Russia’s winter soldiers now face a long, hot summer in the steppe

When Vladimir Putin launched his invasion of Ukraine, it was winter.

It was a war of snow, sleet, and thick, sinking mud that clung to boots and caterpillar tracks, pinning hapless Russian columns onto narrow roads where they fell to Ukrainian gunners.

Well it’s a different story.

On the fields of Donbass, a kind late spring sun dries the earth, and the fresh green shoots of young plants appear, even where rocket hits have left black trails on the steppes.

In the wetlands around Slaviansk, the distant sounds of battle are drowned out by the croaking of frogs.

Southwest of Izyum, the Ukrainian defenders have cut new trenches in the rich steppe grasslands as they prepare an in-depth defense to counter the grueling Russian offensive here.

The trenches show the same cross-section of local geology known from the Winter War – but now the fertile black topsoil is baked dry and the ocher clay beneath is rock hard.

In theory, this is the moment that the Russian offensive has been waiting for.

Tanks and other vehicles, restricted to paved roads, should now be able to roam freely, making the most of their mobility and the range of their guns in the hilly, open fields of the Donbass. Infantry can walk and run without their boots getting stuck in a sucking swamp.

But the tide of war has turned with the seasons.

While Russia’s major offensive in the Donbass has made painfully slow progress, Ukraine has made significant headway with its own counter-offensive around Kharkiv.

As Ukrainian confidence grows, there is an unspoken expectation – perhaps premature, perhaps overly optimistic – that it could be Ukrainian tanks, not Russian ones, that will be stirring up dust this summer as they sweep across the prairie.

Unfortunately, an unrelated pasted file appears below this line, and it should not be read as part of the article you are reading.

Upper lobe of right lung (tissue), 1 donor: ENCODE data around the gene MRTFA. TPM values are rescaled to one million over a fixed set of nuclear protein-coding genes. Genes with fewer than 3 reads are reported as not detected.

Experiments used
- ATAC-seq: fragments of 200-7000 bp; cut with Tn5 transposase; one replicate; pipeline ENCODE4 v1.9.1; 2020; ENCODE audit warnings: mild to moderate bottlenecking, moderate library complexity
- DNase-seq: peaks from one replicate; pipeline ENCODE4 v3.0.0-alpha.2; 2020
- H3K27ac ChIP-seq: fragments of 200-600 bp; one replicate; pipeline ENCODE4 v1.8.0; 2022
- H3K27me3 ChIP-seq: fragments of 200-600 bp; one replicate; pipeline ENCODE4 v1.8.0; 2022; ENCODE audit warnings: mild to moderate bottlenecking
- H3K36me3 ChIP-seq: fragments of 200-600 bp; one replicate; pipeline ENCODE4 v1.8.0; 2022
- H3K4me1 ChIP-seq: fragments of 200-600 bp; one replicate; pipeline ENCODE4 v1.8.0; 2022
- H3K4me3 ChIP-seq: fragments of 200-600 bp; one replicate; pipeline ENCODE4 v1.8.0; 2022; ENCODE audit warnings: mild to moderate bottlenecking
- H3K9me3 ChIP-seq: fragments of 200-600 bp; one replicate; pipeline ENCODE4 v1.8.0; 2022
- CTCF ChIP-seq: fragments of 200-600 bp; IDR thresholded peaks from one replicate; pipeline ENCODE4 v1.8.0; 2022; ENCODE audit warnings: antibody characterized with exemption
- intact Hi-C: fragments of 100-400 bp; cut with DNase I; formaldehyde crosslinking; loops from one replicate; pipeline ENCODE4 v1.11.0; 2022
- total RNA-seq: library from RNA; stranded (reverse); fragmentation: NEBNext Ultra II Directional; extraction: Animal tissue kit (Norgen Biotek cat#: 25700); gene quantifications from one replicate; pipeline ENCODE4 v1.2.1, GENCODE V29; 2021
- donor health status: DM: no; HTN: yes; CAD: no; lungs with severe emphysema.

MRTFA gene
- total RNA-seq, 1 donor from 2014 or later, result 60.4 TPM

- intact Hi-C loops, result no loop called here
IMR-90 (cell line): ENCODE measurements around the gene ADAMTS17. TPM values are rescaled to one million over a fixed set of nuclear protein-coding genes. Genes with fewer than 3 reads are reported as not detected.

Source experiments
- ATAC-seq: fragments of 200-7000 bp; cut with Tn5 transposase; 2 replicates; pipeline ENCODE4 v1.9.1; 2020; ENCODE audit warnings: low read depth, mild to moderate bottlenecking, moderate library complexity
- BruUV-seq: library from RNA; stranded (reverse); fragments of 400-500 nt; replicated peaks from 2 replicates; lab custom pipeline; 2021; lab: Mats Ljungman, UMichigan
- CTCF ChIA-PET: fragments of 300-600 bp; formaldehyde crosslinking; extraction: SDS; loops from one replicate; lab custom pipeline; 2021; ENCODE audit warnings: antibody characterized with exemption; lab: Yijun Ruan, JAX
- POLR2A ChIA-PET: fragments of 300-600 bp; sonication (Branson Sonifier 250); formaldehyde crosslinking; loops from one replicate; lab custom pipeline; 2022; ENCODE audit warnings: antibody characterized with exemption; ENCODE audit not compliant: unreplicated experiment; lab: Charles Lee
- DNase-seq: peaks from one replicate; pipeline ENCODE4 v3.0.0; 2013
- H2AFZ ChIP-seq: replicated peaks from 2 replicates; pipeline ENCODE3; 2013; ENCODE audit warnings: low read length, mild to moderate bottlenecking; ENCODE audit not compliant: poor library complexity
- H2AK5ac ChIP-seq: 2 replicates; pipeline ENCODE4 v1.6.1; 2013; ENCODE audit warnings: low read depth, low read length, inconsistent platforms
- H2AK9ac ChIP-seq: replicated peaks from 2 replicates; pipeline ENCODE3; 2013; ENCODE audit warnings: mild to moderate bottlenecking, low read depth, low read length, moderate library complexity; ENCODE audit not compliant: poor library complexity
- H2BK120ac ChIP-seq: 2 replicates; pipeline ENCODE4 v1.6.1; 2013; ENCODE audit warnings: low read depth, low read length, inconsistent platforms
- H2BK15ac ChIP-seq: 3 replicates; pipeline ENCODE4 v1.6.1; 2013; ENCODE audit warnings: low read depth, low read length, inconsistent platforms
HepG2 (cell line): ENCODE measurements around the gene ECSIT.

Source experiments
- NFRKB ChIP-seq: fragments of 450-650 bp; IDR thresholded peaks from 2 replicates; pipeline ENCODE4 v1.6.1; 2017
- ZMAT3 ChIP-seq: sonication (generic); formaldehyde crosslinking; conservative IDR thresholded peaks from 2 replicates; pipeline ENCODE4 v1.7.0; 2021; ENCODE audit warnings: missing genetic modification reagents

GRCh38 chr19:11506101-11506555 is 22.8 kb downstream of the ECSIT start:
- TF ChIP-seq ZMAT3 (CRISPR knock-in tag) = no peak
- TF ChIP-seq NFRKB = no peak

However, there are a number of factors that could prove equally challenging for Russian and Ukrainian troops hoping to take advantage of the good weather.

First, these vast, hilly fields aren’t as friendly as they look. Well-groomed farming generally means no mines, while fallow fields mean you have to watch your steps. But not infrequently, freshly plowed soil and skull and crossbones warning signs overlap in a confusing manner.

Pro-Ukrainian messaging app Telegram recently published video of two Russian tanks allegedly hitting landmines. Modern anti-tank weapons like Javelin missiles remain a deadly armor threat in the open, and both sides have drones overhead, making it difficult to achieve an element of surprise.

Second, a Blitzkrieg needs a breakthrough. But when your tanks find another line behind the front line, and then another, it can be difficult to reach. It reveals no military secrets to report that the Ukrainians have dug deep into the Donbass. If the Russians do the same, the Ukrainians could find themselves in similar trouble.

But most importantly, the Summer Campaign has been dominated by one weapon so far – and it’s not the Main Battle Tank.


An injured Ukrainian soldier at the Azovstal Steel Plant in Mariupol, Ukraine, in a picture taken May 10 by Dmytro Orest Kozatskyi, now a Russian prisoner

Ukrainian-controlled Donbass is surrounded on three sides. You can hear the constant drumming of cannons from almost anywhere in this vast outcrop, which is 50 miles wide at its mouth. This is now an artillery war. Whoever can throw more grenades and rockets farther, faster and more accurately than their opponent wins the duel.

“I’ve had three birthdays since the war began,” said one Ukrainian infantryman, referring to close encounters in which he nearly lost his life.

“One of them was a Grad rocket; it landed so close I got a concussion.”

None of them, he said, involved bullets fired from guns. Artillery dominance is such that “if you get into a gunfight, it means something went wrong,” he added.

Fighting to contain the Russian offensive around Izyum, this soldier seemed quite confident. The Russian attacks over the past month were preceded by intense bombardment, only for infantry and tanks to break off the attack as soon as they encountered serious resistance, he said.

However, further south in the Donbass ledge, locals are confused and nervous.

“It’s getting closer,” said a civilian in the town of Druzhkivka. “Every night you hear it’s gotten a little bit closer.”

It’s going to be a long, hot summer before the rain softens the ground again.

Telegraph Media Group Limited [2022] Russia’s winter soldiers now face a long, hot summer in the steppe

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